Starbucks has coffee shops throughout the world. It employs thousands of clerks, called "baristas," to serve coffee and snacks to patrons. Because of the large labor force that is qualified to do this relatively unskilled task, the pay of a barista is not terribly high.
The average age of a Starbucks employee is 26, according to the McGraw Hill website. Like workers in nearly any other fast food or coffee outlet, their pay hovers around minimum wage, with some experienced baristas making more. The pay rate, which ranges from $6 to $13 an hour, is increased by tips.
The company provides employees with numerous benefits, including health insurance options, a retirement plan, stock options and paid vacations, according to the Starbucks website. Starbucks also gives its baristas a pound of free coffee per week.
Starbucks sales people are responsible for all the front line duties of a busy retail cafe. The primary job of a Starbucks barista is serving customers coffee. This involves making the drinks, taking the pay for the drinks, operating the cash register and providing customers with any other information or help they may need. Other duties include maintenance, cleaning, restocking of coffee machines and other equipment, opening the cafe in the morning, and closing at night.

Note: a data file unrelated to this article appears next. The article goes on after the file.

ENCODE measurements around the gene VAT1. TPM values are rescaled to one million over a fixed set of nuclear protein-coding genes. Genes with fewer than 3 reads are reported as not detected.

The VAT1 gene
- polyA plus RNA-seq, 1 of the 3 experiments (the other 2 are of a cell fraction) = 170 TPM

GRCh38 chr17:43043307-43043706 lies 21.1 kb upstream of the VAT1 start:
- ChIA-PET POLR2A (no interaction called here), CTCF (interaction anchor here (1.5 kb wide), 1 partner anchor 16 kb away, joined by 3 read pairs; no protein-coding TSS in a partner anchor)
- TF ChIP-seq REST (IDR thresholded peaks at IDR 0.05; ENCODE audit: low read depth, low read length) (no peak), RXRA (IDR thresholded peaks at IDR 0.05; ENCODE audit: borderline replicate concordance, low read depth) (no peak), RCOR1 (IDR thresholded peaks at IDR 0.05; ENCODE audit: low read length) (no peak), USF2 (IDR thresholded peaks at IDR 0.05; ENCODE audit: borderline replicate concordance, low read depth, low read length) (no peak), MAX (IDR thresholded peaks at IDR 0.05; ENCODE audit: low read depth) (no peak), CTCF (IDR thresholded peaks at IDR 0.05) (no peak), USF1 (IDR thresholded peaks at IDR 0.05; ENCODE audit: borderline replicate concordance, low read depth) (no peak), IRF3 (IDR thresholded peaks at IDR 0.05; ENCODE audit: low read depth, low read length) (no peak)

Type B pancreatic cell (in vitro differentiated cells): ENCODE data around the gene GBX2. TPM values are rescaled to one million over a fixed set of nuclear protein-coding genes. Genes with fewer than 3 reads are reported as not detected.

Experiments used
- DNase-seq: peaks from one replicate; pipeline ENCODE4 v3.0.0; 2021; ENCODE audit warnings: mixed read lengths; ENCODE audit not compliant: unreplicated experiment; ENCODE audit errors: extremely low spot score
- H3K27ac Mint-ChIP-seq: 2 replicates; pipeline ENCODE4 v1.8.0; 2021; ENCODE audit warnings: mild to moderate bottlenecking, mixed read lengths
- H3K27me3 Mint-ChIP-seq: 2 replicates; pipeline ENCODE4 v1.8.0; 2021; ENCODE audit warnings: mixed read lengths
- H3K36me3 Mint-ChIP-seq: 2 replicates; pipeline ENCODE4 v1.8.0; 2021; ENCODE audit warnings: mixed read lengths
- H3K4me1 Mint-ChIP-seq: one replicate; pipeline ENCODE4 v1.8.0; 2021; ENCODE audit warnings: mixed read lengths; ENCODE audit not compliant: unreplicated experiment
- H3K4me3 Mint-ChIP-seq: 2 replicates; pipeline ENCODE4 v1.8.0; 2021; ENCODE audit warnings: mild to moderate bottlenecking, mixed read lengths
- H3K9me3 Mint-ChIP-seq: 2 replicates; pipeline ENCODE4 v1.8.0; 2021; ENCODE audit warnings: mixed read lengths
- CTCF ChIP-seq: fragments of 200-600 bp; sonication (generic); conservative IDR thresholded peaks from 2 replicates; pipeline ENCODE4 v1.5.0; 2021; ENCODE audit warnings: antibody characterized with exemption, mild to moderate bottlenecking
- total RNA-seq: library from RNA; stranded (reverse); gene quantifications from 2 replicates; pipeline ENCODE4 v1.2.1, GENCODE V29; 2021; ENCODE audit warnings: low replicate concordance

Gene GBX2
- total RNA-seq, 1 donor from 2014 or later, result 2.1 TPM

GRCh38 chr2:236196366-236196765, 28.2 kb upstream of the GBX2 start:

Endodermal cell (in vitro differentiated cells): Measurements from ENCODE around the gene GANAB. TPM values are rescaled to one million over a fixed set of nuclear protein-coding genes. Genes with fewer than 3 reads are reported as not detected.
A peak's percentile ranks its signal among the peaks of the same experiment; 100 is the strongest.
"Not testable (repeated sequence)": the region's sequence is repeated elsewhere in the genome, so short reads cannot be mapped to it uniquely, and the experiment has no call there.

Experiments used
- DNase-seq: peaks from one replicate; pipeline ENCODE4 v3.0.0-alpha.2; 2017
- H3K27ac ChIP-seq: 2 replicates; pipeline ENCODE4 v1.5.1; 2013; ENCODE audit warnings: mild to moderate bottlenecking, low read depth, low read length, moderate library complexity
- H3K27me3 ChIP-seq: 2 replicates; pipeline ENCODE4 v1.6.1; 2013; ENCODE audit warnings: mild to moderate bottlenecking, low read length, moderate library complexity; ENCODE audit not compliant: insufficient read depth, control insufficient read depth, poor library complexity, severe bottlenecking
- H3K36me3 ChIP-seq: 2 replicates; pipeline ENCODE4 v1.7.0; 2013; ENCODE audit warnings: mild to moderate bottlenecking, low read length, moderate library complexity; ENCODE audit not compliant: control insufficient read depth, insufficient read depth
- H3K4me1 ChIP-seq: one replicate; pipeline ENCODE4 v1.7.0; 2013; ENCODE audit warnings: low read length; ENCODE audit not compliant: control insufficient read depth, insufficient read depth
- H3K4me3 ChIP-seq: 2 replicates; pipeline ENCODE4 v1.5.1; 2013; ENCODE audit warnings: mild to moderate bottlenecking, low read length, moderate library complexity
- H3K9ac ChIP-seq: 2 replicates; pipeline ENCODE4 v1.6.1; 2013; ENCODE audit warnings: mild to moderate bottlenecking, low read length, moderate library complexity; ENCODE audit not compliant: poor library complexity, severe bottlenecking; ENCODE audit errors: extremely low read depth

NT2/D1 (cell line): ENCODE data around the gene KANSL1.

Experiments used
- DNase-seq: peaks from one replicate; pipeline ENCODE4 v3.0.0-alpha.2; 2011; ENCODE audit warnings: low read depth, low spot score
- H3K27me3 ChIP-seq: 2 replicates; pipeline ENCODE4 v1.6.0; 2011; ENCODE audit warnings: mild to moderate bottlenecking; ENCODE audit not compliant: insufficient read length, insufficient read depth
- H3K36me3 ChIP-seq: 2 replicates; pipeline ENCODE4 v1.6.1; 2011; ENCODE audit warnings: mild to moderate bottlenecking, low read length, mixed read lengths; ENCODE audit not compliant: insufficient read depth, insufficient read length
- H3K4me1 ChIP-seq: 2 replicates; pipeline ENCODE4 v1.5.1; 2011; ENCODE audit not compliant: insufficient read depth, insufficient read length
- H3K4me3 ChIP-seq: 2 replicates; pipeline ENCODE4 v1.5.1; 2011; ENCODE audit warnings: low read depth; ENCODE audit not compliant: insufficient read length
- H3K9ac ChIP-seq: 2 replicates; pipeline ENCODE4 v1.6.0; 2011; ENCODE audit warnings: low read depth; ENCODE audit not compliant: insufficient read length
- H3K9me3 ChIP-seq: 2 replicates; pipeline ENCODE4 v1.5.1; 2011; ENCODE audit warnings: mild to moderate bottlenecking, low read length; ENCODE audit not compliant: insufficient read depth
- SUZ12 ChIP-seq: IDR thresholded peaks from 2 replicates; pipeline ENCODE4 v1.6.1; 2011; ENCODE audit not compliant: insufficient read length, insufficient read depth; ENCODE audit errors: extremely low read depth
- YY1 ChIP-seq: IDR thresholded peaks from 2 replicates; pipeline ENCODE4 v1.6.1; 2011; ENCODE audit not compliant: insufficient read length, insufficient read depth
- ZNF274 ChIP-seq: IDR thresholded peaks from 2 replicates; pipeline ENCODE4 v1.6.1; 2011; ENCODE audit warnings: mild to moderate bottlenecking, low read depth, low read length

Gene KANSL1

Many Starbucks employees appreciate the relationships that they build with their co-workers and some repeat customers. Starbucks sales jobs tend to be fast paced with little down time. And workers have the opportunity to learn a lot about coffee and about customer service.
First shift workers often have to get up early to open the store. When things get busy, the job can be high stress, and some customers can be rude and impatient. Compared to many other careers, working as a sales person at Starbucks does not pay well. Although it is a good job for many people, it would be difficult to qualify for a mortgage or raise a family on the income.